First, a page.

Senior history majors saw first-hand how complicated commemorating history can be, thanks to a capstone class that drew on events marking the 150th anniversary of Minnesota’s U.S.-Dakota War. “The U.S.-Dakota War is remembered as the events in 1862 which were the outbreak of armed conflict,” says history professor and chair Jamie Monson, who taught one section of the capstone. “But the capstone isn’t really about the war—it’s about the practice of history.”
With one section focused on memory and the other on migration, both classes supplemented their study of history with connections in the Twin Cities and around Minnesota, examining multiple interpretations of the conflict’s events. The semester included guest speakers on the topic, visits to exhibits and events around the Twin Cities, and a weekend camping trip in southern Minnesota with stops at significant sites of memory related to the war. “We’re looking at how we remember the past and how we negotiate it,” says Nic Lechault ‘13 (Geneva, Switzerland).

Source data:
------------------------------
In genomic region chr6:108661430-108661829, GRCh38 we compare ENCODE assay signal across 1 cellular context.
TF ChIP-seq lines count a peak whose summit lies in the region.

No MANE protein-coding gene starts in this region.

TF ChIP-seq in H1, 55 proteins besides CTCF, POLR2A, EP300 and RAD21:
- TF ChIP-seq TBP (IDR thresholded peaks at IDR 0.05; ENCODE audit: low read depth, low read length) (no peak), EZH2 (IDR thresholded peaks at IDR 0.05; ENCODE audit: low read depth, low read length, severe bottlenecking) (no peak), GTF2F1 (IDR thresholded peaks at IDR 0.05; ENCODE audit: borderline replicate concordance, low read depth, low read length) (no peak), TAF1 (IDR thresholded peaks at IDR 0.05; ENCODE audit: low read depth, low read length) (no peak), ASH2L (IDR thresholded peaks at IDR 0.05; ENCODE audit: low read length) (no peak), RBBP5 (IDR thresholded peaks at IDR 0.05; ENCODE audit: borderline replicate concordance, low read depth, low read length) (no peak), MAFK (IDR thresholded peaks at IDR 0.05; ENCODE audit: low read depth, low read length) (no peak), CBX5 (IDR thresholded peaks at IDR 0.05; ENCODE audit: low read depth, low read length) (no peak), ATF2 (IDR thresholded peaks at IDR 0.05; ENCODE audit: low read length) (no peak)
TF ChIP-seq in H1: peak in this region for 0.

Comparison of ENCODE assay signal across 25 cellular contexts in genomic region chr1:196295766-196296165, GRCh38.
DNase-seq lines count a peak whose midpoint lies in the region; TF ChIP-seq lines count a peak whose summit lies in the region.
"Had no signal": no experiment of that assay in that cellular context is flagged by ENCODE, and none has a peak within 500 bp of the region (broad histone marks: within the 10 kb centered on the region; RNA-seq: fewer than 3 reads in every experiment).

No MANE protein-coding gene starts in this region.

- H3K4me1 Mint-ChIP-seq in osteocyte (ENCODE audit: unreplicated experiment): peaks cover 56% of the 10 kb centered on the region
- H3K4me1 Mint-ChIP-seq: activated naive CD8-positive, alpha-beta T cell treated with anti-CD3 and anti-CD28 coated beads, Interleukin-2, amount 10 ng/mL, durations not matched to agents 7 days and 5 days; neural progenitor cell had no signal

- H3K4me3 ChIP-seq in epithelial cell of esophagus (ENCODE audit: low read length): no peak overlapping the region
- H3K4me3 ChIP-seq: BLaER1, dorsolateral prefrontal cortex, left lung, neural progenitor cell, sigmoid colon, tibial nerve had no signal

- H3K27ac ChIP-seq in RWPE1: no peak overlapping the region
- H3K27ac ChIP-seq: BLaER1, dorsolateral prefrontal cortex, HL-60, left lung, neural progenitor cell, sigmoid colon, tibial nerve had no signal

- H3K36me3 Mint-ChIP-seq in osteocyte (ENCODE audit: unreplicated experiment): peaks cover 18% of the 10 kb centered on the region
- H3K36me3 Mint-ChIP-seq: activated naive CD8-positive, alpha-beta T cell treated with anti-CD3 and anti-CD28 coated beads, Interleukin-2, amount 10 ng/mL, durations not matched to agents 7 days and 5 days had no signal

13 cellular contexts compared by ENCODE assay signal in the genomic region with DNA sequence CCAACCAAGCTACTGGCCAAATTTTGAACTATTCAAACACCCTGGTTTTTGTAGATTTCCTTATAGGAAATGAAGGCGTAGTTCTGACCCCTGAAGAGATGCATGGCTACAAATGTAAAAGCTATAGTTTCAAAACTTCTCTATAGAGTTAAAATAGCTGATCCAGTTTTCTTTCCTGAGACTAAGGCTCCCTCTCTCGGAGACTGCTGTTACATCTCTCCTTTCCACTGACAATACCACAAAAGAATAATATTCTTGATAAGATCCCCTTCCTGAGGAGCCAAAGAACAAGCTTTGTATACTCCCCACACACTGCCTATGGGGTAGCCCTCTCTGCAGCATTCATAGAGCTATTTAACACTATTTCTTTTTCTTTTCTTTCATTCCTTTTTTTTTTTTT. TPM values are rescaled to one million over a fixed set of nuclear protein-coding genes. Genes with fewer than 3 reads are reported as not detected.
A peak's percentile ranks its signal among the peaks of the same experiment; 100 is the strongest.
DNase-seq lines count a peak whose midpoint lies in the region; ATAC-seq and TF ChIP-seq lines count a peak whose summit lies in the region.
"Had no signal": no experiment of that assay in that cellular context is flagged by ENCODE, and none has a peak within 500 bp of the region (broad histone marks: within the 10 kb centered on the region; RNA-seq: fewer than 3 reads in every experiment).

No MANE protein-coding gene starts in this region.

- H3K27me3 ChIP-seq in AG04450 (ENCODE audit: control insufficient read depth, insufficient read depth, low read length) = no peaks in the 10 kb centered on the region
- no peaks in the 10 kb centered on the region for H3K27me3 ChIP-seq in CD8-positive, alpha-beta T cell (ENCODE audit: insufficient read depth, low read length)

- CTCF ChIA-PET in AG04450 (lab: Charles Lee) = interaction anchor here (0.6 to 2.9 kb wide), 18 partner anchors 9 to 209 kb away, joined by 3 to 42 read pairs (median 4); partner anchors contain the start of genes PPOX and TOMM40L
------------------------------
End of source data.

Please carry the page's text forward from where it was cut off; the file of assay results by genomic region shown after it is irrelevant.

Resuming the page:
Says history professor Karin Velez, who taught the capstone’s other section: “It’s been really beneficial for students, as aspiring historians, to see that the process of making history is very fraught and difficult.”
November 5 2012Back to top